Transcript: Alan Greenspan

PHOTO Former Federal Reserve Chairman Alan Greenspan discusses job loss, the economy and whats to come during an exclusive interview on ABCs "This Week."

ABC NEWS, THIS WEEK WITH GEORGE STEPHANOPOULOS INTERVIEW WITH FORMER CHAIRMAN OF THE FEDERAL RESERVE ALAN GREENSPAN AND SENATOR CHARLES SCHUMER AND SENATOR JOHN CORNYN.

SPEAKERS: GEORGE STEPHANOPOULOS, HOST STEPHANOPOULOS (voice-over): Good morning, and welcome to THIS WEEK. Jobs, jobs, jobs. UNIDENTIFIED FEMALE: We're not going to be able to pay our bills

STEPHANOPOULOS: Almost two straight years of cuts.

UNIDENTIFIED MALE: But we are in a tremendous hole that's going to take a number of years to dig our way out of.

UNIDENTIFIED MALE: For most Americans, the way they judge the economy is, what is the unemployment rate?

STEPHANOPOULOS: Fifteen million Americans out of work.

BARACK OBAMA, PRESIDENT OF THE UNITED STATES: We're going to need to grind out this recovery step-by-step. STEPHANOPOULOS: When will the jobs return? Should government do more or get out of the way? Will health care reform help or hurt?

Questions for our exclusive headliners, former Fed Chair Alan Greenspan, plus Finance Committee senators Chuck Schumer and John Cornyn, our THIS WEEK debate.

Then Olympic letdown. Did Obama overreach? That and the rest of the week's politics on our "Roundtable" with George Will, Cokie Roberts, former Bush strategist Matthew Dowd, and Katrina Vanden Heuvel of The Nation.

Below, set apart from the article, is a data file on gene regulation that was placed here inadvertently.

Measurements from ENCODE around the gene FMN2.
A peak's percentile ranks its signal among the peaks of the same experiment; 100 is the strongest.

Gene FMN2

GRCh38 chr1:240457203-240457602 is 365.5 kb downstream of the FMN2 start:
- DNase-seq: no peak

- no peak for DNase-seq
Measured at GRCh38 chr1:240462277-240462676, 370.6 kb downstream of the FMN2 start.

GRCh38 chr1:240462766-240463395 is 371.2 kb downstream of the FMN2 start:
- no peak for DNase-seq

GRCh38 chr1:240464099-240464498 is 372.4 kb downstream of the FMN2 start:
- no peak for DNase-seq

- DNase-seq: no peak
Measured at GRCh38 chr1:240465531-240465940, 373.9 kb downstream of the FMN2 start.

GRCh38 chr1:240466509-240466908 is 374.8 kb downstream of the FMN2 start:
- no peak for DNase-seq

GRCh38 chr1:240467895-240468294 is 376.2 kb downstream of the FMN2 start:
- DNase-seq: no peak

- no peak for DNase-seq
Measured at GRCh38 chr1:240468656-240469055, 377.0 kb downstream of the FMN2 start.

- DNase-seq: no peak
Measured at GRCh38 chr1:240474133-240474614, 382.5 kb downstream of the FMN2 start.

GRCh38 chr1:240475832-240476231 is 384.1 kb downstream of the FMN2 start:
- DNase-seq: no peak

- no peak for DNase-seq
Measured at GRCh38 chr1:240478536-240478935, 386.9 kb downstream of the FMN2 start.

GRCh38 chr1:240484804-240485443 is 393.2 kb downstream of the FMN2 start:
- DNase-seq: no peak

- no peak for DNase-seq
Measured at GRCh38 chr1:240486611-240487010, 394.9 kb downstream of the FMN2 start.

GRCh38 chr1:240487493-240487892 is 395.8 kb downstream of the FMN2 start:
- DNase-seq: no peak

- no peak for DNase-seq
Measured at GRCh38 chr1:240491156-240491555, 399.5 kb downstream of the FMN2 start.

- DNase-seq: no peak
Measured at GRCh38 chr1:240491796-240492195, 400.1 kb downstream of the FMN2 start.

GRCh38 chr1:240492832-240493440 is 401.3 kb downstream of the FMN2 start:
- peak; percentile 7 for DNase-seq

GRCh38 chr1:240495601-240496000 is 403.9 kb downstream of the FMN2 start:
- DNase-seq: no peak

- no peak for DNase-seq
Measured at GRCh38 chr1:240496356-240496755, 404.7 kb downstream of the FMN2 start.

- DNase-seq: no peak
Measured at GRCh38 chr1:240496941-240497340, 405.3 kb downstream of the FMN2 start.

And as always, the "Sunday Funnies."

JAY LENO, HOST, "THE JAY LENO SHOW": The International Olympic Committee voted and Chicago didn't win, which, hey, I can understand that, it's October, Chicago never wins in October.

(LAUGHTER)

ANNOUNCER: From the heart of the nation's capital, THIS WEEK with ABC News chief Washington correspondent, George Stephanopoulos, live from the Newseum on Pennsylvania Avenue.

(END VIDEOTAPE)

STEPHANOPOULOS: Think back to December 2007, George Bush was in the White House. Hillary Clinton was the favorite to replace him. Unemployment was 4.9 percent. Today it's double that. America's economy has lost jobs for 21 straight months, the longest stretch in 70 years, more than 7 million jobs gone. There are six Americans competing for every open job. Yesterday, President Obama promised to make that problem his top priority. (BEGIN VIDEO CLIP)

BARACK OBAMA, PRESIDENT OF THE UNITED STATES: I'm working closing with my economic team to explore additional options to promote job creation. And I won't let up until those who seek jobs can find them, until businesses that seek capital and credit can thrive, and until all responsible homeowners can stay in their homes. (END VIDEO CLIP)

STEPHANOPOULOS: And with that, let me bring in the man who has known more about the American economy for more time than just about anybody in the country, former Fed Chair Alan Greenspan. Welcome back. ALAN GREENSPAN, FORMER CHAIRMAN, FEDERAL RESERVE BOARD: Thank you.

STEPHANOPOULOS: You know, for most Americans, this jobs issues is the one that hits home the hardest. And that report on Friday was a surprise, much worse than people expected. What should Americans expect right now? How much worse is this job situation going to get for how long?

Page
Join the Discussion
You are using an outdated version of Internet Explorer. Please click here to upgrade your browser in order to comment.
blog comments powered by Disqus
 
You Might Also Like...